Sticky toffee pudding Christmas cake

There are two kinds of people in this world. Non-Christmas cake eaters and those who so besotted that they do Christmas twice. Once in July and again in December. I’m with the latter, lover of all things fruity – mince pies, steamed pudding and a good old brandy-ied up fruit cake. Underneath these white capped snow-cones, lies the marriage of two favourites – Sticky toffee pudding & Christmas cake. Now you can have your cake and pudding in one!

Sticky toffee pudding Christmas cake

Sticky toffee pudding Christmas cake

To test whether I could sway the opinion of non-cake eaters, I dolled out slices for testing. Mmmmmm… Oh, wow! What is this? It’s divine. Ok, just one more slither …..  And just like that, there were cake converts. The flavour of this cake is all toffee pudding-ish with plumped-up brandy fruits. Sounds rather fabulous! There are a couple of very convincing reasons to making this Christmas cake. If, like me, you’re slow out the blocks and miss the cut-off date for when you should’ve baked the Christmas cake by, this recipe will save the day. There’s no boozy feeding schedule or perfect maturity date. It’s a case of frost it, eat it. Grab the plates & cake forks and dig in! Now that’s a cake I can get behind.

Sticky toffee pudding Christmas cake

So here’s what you need to get going….. A red bucket. Yip, that’s it. Food Lover’s have made end of year festive baking a breeze with their Luxury Festive Cake Mix. It’s packed with more than enough glazed fruit and nuts to bake several cakes. The nifty red bucket is available exclusively at Food Lover’s markets. You can grab one for R 69,99. I had plenty left over, so I’m going to be sharing a quick saucy dessert recipe with you soon. If you do a bring and share for Christmas dinner, this toffee pudding cake will be a lovely addition to the dessert table. The kids will love it, too. To add a little whimsical magic, I’ve topped the cake with snow cones and a shower of coconut. It’s dreamy, white and very Christmassy..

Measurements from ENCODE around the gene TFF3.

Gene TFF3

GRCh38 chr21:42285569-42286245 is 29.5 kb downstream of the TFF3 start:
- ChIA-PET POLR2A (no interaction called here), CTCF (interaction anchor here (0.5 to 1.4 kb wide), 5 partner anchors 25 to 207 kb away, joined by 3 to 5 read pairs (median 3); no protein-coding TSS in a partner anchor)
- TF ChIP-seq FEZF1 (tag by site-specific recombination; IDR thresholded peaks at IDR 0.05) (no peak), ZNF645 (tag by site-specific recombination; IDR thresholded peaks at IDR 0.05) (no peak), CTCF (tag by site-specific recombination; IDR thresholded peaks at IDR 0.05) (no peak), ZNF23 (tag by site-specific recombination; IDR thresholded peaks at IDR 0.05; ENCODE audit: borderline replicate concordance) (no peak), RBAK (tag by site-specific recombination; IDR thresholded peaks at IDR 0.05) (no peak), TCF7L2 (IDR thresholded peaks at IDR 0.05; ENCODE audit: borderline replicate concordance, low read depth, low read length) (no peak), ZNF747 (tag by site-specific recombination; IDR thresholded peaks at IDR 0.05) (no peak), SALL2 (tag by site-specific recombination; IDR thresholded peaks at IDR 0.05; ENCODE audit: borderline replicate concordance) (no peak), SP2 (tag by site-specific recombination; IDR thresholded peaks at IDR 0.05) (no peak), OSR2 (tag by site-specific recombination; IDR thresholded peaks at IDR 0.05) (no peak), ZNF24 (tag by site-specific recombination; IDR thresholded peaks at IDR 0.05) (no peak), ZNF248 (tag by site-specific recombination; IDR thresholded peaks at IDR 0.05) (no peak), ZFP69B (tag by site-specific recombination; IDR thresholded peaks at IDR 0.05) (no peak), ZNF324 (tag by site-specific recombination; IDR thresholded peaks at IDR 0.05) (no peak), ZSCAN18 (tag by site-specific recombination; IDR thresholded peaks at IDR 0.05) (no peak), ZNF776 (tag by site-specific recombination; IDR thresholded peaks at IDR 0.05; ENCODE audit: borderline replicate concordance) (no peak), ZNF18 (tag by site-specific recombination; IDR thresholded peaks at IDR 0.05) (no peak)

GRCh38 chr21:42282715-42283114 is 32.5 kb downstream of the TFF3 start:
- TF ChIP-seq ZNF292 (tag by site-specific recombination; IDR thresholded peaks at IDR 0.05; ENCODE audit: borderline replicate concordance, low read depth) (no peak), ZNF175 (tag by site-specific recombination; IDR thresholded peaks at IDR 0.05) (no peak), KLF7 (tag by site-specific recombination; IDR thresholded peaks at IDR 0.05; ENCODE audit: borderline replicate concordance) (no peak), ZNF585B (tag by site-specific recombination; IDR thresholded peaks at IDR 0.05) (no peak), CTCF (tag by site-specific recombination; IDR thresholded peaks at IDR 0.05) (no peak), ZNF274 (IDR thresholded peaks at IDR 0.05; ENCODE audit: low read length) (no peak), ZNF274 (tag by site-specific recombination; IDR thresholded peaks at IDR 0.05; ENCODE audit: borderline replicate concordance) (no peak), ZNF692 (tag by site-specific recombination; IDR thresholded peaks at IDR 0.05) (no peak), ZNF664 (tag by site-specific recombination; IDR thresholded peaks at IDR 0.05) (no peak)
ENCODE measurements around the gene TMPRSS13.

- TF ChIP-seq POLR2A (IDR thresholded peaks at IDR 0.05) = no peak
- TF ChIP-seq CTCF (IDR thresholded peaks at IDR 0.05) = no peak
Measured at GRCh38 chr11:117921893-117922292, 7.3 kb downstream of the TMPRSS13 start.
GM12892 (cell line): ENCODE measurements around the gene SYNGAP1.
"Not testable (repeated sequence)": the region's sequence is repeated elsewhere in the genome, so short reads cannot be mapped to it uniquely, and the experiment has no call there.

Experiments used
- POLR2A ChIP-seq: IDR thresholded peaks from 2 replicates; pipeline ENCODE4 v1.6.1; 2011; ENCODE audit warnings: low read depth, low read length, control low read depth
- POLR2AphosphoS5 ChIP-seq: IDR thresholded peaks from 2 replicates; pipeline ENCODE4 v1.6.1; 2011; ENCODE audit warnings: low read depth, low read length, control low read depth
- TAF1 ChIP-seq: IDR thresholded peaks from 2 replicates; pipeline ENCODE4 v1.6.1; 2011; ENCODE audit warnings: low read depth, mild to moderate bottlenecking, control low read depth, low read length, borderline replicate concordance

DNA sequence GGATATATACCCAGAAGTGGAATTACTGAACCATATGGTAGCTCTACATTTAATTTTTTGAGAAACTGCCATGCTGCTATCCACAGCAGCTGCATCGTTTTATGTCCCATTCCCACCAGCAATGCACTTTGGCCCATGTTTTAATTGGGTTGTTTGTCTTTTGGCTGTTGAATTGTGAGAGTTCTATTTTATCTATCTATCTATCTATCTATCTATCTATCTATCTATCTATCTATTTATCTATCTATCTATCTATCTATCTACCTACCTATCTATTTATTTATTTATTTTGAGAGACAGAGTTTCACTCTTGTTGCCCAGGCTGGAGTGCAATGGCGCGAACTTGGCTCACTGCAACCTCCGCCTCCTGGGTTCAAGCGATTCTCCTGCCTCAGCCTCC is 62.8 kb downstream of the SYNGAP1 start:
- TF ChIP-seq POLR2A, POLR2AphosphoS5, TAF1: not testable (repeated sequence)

Sticky toffee pudding Christmas cake

Sticky toffee pudding Christmas cake


To WIN a Food Lover’s baking hamper worth R1700, tell us in the comment section below, what you’d make with their Luxury Fruit Cake Mix. I’ll be choosing a winner shortly. Good luck!

Sticky toffee pudding Christmas cake

Serves 12

  • 125g ( 1/2 cup) packed dates, roughly chopped
  • 3/4 tsp bicarbonate of soda
  • 60ml (1/4 cup) boiling water
  • 210g (1  1/3 cup) Food Lover’s Luxury Festive Cake Mix
  • 30ml (2 tbls) brandy or orange juice
  • 200g  (1 1/2  sticks plus 1 tbls) butter, room temperature
  • 180g (3/4 cup) soft light brown sugar
  • 30ml (2 tbls) treacle syrup
  • 3 eggs
  • 5ml (1 tsp) vanilla extract
  • 160ml (2/3 cup) full cream milk
  • 350g (2 1/3 cups) cake wheat flour
  • 10ml (2 tsp) baking powder
  • a good pinch of salt


  • 125g butter, at room temperature
  • 250g full fat cream cheese
  • 5ml (1 tsp) vanilla extract
  • 225g (1 1/2 cups) icing sugar, sifted

Snow Trees

  • 5 sugar cones (2 trimmed at the base to shorten)
  • desiccated coconut and silver sugar balls, to coat
  • Method
  1. Preheat the oven to 180º C. Grease and line 3 x 20cm round cake tins with baking paper.
  2. Place the dates in a heat proof bowl. Add the bicarbonate of soda and boiling water. Set aside for 10 minutes to soften, then blitz in a processor until smooth.
  3. Put the dried fruit in a bowl and cover with boiling water. After 5 minutes, drain off all the water and pour over the brandy.
  4. Cream the butter, sugar and treacle together until pale. Add the egg one at a time, beating well between each addition. Add the pureed dates, vanilla and milk. The mixture will look curdled at this stage, but comes together once the flour is added.
  5. Sift the flour, baking powder and salt together. Add to the egg mixture and mix slowly, just until the flour is incorporated, then fold through the brandy-soaked fruit. Divide the batter between the tins and bake for 25-30 minutes. Coo in the tins for 10 minutes before turning out.
  6. To make the frosting, whisk the butter until light and pale. Add the cream cheese and beat to combine. Add the sifted icing sugar and beat for about 3 minutes, until the frosting becomes pale and fluffy.
  7. To ice the cake, spread a thin layer of frosting between each layer. Cover the sides sparingly and the top, more generously. Smear a thin layer of frosting on each cone and roll in coconut or baubles. Arrange on top of the cake and shower the top with coconut.